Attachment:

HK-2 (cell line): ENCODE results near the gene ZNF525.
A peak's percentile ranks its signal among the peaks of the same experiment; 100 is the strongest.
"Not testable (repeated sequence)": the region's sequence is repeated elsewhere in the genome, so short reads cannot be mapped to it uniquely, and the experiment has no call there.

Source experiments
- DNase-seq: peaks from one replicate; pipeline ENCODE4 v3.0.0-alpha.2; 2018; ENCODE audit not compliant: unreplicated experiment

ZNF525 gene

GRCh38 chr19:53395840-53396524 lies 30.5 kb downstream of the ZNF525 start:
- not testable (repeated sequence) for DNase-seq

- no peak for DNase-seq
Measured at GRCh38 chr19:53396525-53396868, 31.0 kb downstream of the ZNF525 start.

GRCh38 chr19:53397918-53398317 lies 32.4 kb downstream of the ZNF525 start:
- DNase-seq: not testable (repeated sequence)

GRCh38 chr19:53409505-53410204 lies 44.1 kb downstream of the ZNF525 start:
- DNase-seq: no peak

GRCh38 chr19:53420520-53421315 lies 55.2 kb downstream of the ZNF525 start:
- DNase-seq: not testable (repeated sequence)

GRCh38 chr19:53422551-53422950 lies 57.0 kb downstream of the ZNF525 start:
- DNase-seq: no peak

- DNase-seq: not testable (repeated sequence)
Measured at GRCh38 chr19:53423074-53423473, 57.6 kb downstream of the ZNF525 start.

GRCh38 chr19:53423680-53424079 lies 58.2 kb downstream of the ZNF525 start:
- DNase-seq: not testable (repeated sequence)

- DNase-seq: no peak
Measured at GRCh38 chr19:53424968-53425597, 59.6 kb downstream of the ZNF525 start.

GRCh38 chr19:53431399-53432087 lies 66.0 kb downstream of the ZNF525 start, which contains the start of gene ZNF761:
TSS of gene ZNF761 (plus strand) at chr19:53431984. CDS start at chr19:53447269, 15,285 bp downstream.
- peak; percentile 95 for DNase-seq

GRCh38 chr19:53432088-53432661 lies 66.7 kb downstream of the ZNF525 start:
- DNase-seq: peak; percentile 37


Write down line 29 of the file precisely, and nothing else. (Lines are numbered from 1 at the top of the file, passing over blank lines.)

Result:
- DNase-seq: peak; percentile 37